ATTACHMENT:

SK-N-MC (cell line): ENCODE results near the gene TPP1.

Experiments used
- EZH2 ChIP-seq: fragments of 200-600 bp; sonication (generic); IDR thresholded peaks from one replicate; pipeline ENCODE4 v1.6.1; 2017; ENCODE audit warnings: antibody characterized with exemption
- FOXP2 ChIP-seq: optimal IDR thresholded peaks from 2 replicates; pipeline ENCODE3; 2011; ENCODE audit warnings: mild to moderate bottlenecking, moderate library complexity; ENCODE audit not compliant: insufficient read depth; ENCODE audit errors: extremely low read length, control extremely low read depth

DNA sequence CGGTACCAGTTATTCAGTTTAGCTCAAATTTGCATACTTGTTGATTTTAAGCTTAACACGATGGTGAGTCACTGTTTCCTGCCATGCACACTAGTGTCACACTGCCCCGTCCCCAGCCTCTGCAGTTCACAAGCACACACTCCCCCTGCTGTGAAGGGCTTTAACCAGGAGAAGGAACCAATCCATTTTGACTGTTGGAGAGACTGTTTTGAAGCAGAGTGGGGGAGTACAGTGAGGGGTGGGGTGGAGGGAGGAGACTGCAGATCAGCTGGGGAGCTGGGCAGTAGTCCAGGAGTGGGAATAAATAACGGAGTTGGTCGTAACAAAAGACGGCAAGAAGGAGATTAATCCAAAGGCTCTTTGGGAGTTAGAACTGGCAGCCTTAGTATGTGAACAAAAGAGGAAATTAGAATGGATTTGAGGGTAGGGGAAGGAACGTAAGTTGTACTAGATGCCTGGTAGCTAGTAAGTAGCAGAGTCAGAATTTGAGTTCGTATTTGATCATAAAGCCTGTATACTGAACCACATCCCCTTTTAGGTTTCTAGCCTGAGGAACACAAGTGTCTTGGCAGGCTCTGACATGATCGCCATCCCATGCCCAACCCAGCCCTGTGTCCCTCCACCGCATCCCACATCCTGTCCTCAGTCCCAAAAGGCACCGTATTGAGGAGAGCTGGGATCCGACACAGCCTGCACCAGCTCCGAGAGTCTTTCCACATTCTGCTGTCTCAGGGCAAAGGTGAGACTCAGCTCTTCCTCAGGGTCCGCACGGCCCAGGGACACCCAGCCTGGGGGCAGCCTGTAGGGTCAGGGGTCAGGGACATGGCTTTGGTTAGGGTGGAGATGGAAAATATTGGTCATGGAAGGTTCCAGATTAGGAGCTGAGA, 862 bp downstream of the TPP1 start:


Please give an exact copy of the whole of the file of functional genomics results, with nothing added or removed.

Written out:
SK-N-MC (cell line): ENCODE results near the gene TPP1.

Experiments used
- EZH2 ChIP-seq: fragments of 200-600 bp; sonication (generic); IDR thresholded peaks from one replicate; pipeline ENCODE4 v1.6.1; 2017; ENCODE audit warnings: antibody characterized with exemption
- FOXP2 ChIP-seq: optimal IDR thresholded peaks from 2 replicates; pipeline ENCODE3; 2011; ENCODE audit warnings: mild to moderate bottlenecking, moderate library complexity; ENCODE audit not compliant: insufficient read depth; ENCODE audit errors: extremely low read length, control extremely low read depth

DNA sequence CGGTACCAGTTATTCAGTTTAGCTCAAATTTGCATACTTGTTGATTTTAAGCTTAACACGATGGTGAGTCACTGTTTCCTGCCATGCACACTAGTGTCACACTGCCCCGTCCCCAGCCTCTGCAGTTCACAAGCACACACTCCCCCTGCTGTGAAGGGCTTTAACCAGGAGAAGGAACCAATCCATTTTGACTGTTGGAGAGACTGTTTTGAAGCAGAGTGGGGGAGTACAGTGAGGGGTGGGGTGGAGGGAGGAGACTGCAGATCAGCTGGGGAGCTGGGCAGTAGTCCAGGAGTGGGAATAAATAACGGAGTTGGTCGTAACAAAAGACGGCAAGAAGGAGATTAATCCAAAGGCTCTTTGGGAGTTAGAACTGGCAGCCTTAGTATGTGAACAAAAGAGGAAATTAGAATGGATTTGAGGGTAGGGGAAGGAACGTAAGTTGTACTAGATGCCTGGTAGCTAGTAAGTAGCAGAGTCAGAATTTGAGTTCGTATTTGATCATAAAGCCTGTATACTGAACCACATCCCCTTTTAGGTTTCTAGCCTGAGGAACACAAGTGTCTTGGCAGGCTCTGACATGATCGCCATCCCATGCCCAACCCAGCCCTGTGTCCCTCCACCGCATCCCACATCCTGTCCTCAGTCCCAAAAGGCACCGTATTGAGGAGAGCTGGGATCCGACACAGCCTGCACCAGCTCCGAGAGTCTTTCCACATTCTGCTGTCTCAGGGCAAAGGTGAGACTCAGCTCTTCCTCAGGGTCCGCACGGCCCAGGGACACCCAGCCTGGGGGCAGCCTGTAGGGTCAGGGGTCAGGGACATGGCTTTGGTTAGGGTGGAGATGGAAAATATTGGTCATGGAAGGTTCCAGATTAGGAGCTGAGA, 862 bp downstream of the TPP1 start: